Install it and then you get a script called “
quicktile“. Run it once and it generates a basic config file at “
~/.config/quicktile.cfg“. I modified just one line in the config:
ModMask = <Control><Mod4>
Then start QuickTile in daemon mode: “
quicktile -d“. Then you can place your windows by pressing Ctrl + left Super key (aka Windows key) + numbers on the number pad (on the right side). So for instance
Ctrl + Super + 6 positions the current window to the right side.
To make it run after a reboot, put “
quicktile -d” among your startup apps.
Arrgh… Just when I finished this post, I found another video ( https://www.youtube.com/watch?v=s0rTIKM43ug ), which shows that this feauture is available in newer XFCEs (from version 4.10). Open Settings Manager -> Windows Manager, and select the Keyboard tab. Scroll down to “
Tile...” and you can assign hotkeys to the different positions.
Under Ubuntu (using Unity) it works out of the box. The hotkey is Ctrl + Alt + numbers on the numeric pad.
Start -> Settings Manager -> Window Manager -> Keyboard.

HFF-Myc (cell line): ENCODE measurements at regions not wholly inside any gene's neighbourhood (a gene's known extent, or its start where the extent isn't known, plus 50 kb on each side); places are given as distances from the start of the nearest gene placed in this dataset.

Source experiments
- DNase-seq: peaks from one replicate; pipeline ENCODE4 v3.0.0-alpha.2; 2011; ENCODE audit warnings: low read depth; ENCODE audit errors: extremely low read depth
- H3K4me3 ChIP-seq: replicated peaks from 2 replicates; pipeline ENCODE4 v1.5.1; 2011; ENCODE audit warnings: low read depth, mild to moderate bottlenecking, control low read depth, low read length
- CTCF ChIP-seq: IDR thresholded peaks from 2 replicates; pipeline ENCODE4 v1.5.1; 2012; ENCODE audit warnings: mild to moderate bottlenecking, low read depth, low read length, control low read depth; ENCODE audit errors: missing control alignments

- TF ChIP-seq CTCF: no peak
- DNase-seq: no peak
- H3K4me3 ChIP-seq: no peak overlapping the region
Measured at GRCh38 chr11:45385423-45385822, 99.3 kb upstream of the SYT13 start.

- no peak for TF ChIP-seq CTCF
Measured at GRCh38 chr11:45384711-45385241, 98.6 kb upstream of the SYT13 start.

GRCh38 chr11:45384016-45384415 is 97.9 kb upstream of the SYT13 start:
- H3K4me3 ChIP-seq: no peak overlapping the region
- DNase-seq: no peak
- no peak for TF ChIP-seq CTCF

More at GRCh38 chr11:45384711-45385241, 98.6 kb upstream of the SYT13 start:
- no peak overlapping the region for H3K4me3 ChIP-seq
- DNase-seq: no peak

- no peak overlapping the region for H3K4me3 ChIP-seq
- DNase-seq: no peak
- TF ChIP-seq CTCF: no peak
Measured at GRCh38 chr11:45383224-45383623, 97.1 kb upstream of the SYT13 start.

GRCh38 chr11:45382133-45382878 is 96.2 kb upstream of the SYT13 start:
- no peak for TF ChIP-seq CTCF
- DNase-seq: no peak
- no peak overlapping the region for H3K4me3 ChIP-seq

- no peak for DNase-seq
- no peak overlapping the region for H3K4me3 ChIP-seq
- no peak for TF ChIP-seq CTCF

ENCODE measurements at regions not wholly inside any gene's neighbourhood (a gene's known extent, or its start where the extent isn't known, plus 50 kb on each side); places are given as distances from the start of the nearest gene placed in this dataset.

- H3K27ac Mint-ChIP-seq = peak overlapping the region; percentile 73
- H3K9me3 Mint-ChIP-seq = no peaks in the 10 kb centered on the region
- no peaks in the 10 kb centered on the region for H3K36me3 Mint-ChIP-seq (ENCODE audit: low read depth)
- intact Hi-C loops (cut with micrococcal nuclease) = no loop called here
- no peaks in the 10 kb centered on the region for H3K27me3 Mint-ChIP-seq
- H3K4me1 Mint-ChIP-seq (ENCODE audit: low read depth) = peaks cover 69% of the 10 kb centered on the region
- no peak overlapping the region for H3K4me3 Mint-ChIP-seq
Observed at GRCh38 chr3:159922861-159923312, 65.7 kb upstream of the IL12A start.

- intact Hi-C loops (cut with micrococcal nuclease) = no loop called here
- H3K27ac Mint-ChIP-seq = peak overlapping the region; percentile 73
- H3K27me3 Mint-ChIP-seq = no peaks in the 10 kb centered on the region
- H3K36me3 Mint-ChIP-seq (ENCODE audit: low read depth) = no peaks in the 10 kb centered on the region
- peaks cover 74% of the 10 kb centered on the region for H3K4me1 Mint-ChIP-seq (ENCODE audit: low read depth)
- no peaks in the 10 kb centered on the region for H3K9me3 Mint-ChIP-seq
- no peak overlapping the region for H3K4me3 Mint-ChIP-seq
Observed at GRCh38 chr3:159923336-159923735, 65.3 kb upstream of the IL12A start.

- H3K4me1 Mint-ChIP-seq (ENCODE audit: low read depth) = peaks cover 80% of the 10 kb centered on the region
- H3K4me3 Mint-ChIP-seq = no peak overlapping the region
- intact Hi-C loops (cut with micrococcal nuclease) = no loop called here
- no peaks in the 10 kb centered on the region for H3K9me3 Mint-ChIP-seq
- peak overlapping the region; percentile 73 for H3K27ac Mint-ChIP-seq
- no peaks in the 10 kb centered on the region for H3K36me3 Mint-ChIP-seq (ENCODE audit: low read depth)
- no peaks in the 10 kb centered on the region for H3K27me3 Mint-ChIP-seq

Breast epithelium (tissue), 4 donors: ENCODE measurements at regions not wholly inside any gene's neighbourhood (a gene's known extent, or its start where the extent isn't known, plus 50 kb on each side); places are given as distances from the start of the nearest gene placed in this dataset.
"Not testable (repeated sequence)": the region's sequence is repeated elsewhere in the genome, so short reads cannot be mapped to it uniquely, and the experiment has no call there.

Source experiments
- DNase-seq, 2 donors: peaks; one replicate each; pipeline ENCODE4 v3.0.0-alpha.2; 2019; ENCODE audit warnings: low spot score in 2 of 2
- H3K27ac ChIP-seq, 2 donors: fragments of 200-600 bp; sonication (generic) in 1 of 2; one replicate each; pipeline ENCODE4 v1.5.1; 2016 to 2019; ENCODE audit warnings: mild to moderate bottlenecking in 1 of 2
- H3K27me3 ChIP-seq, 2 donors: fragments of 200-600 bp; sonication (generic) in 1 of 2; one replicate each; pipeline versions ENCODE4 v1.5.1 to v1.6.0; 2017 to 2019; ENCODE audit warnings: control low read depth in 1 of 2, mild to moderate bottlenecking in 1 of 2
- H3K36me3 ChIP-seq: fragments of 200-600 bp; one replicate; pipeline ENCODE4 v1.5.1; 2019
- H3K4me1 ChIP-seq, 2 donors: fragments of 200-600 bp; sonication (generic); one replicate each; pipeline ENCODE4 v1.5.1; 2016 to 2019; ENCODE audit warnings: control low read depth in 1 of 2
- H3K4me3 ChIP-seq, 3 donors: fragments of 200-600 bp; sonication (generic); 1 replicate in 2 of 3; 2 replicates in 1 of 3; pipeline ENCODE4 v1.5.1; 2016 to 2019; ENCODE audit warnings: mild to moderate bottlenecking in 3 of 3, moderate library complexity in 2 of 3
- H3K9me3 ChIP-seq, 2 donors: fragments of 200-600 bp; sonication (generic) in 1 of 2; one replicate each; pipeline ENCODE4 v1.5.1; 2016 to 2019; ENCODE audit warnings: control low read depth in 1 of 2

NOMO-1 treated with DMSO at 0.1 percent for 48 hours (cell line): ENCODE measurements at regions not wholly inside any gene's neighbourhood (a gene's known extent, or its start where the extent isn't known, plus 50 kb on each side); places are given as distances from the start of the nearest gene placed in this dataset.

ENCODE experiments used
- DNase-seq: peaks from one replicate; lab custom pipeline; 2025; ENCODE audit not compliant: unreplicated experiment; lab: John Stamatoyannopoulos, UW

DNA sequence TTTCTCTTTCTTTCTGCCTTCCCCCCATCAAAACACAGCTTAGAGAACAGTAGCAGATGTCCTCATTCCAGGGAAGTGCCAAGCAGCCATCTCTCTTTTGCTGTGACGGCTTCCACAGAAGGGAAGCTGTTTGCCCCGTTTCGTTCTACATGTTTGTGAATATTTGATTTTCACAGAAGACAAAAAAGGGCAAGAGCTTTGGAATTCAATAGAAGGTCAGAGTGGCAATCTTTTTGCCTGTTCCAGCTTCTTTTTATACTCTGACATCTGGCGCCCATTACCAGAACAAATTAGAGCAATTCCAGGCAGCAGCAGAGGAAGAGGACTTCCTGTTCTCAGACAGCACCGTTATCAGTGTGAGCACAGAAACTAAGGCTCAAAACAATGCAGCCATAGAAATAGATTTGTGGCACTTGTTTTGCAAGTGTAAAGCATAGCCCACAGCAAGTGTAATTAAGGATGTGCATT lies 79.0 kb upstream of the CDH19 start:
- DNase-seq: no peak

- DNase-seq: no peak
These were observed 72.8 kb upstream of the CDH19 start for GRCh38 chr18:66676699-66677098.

Minimize all windows: Ctrl + Alt + D.
Under Ubuntu if you press the PrtScn button, an application starts that allows you to take a screenshot. How to have the same thing in Xfce? First, install the program
xfce4-screenshooter. Then add a new application shortcut:
Start -> Settings Manager -> Keyboard -> Application Shortcuts tab.
xfce4-screenshooter and assign the PrtScn button to it.
There is an awesome theme for XFCE called w8 that make your window borders look like Windows 8. However, with yaourt I cannot install it for a while. A long time ago it worked, but something happened to the package :( How to install it manually?
Visit https://aur.archlinux.org/packages/xfwm4-theme-w8-mono/ and download the source. Unpack it somewhere. Then switch to root mode and copy it to the /usr/share/themes folder (thus you will have a /usr/share/themes/w8/xfwm4 folder with some files in it). Open Xfce Theme Manager, click on the Advanced button, then click on Rebuild DB. Now under the “Window Borders” tab w8 should appear.